I don’t disagree when it comes to the DI crew and their like, who are masters of dissimulation about their legal motives (not to mention the identity of the designer). But I was referring more to the average joe churchgoer who is the target audience for said dissimulation. Most that I encounter are naive to the “strategy”, instead taking it at face value, which results in sincere indignation about how unfair it is that kids can’t just hear both sides and decide for themselves.

I’m not sure about that. Those people I know really DO want their kids to get the best education they can get - and that leaving Jesus out of the classroom deprives them of such an education. And after all, things like sex education (abstinence vs. birth control), political organizations (capitalism vs. communism), etc. ARE taught in class, with both sides at least presented, and the parents have the opportunity to help their children understand and choose. But the law flat keeps Jesus out of science class, so it comes across as unfair. The parent has to do ALL the religious heavy lifting.

The Creationist Thought Misleadership, I think, is trying to leverage a cultural orientation toward fairness into a foot they can stick in the door - and there’s no doubt in my mind that most of the target average joe churchgoers take it so unconsciously for granted that Jesus BELONGS in the classroom (and everywhere else) that they sincerely DO see it as a fairness issue, rather than what it really is. If they weren’t pre-convinced their children were being deprived of Truth (and maybe even heaven!), they’d see through these claims. The DI cannot and does not create the fundamentalist current, they only do all they can to steer that current where they wish it to go. And they sense that if children are provided a solid understanding of what science is, that current may stop flowing, or even reverse. They see the stakes as high.

Dave Luckett said:

How many more are there out there? Freshwaters with just enough sense not to do something that comprehensively, violently, overwhelmingly stupid?

How many? Well, according to the National Science Teachers Association, there are about 52,700 high school biology teachers (2005). If the Penn State study published in Science, linked above, is accepted, 13%, or close to 7,000, are explicitly teaching creationism. Look at how much trouble it was to get rid of Freshwater, and imagine doing that 7,000 times. Not a pleasant prospect.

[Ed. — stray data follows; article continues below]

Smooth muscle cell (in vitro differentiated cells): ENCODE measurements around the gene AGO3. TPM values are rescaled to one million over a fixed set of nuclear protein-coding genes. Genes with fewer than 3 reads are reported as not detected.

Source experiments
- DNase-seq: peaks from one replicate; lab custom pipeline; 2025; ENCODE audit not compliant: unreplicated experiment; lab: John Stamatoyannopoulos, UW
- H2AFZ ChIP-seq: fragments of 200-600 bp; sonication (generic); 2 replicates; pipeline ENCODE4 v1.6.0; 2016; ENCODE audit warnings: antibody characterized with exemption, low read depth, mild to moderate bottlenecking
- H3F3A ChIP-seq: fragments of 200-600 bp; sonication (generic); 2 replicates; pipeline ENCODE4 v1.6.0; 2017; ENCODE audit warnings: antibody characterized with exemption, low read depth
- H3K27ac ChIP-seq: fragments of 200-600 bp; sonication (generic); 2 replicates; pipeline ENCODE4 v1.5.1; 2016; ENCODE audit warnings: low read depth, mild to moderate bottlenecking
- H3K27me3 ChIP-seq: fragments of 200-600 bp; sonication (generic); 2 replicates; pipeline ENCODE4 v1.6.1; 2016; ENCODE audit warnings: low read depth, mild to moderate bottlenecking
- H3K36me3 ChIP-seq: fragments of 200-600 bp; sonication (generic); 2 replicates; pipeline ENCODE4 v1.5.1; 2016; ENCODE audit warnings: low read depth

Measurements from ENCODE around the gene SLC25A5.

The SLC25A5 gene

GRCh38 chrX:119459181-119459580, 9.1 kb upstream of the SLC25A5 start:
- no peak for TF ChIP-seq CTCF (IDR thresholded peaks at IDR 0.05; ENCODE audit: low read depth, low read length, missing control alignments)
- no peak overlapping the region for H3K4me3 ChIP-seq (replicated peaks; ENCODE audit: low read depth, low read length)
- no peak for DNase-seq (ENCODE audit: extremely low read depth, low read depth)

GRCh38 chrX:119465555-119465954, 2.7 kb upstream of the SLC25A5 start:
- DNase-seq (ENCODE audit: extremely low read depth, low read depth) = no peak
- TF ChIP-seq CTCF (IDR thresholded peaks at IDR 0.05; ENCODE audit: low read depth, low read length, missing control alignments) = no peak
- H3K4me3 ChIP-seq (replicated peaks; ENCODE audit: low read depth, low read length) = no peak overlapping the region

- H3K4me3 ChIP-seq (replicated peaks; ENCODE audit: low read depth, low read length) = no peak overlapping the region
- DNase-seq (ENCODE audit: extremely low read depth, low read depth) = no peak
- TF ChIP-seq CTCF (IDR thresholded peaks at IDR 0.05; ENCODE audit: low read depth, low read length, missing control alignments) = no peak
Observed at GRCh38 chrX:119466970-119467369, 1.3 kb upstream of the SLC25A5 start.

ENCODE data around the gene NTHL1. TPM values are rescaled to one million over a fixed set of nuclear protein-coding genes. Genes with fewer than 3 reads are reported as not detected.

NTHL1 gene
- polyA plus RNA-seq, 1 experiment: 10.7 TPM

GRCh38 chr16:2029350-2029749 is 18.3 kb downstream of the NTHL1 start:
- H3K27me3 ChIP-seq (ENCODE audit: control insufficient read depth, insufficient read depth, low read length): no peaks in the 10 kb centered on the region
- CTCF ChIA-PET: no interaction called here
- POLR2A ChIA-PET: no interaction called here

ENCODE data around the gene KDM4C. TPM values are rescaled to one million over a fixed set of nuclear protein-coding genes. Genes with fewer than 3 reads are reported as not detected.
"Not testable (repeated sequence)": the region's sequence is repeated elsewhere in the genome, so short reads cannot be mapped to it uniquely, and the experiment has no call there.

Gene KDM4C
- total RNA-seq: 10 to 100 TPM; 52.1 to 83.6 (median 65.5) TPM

Flint said:

I’m not sure about that. Those people I know really DO want their kids to get the best education they can get - and that leaving Jesus out of the classroom deprives them of such an education. And after all, things like sex education (abstinence vs. birth control), political organizations (capitalism vs. communism), etc. ARE taught in class, with both sides at least presented, and the parents have the opportunity to help their children understand and choose. But the law flat keeps Jesus out of science class, so it comes across as unfair. The parent has to do ALL the religious heavy lifting.

You make good points, and I don’t think we’re that far apart. However, I don’t think it is quite as simple as your bold quote above suggests, at least in Texas where I’m at. Abstinence only programs have enjoyed dominance here. And when the state social studies curriculum standards came under review here a couple of years ago, religious conservatives on the Board of Education fought hard to enhance content celebrating free market capitalism while trying to remove content about historical figures with “socialist” tendencies such as civil rights leaders and labor leaders. They even tried to rewrite the history of Joe McCarthy, wanting him portrayed as having saved the country from communism. Such people have no desire to have both sides taught on most subjects.

While I can’t speak for Freshwater,it appears that even he has his up Darwin’s colon far enough to believe that science can be addressed independently of metaphysics. If Darwinian factoids are necessary for certain standardized tests, the schools can just pass out review sheets for the kids to memorize. If not, it is time to consign that retard to whatever Victorian sewer he emerged.

Not that I object to teaching the religion of evolutionism in schools; the students should read Nietzsche, de Sade, Lovecraft, and others who express the bleak nihilism that is central to their faith that Darwin and his followers were too stupid to understand. They then should compare this to the love and hope available through the Gospel. Then the students could make an informed choice.

I think Flint may be underestimating the degree of mental compartmentalisation of which fundamentalists are capable. It is perfectly possible - indeed, necessary - for them to hold two (or more) mutually opposed views simultaneously.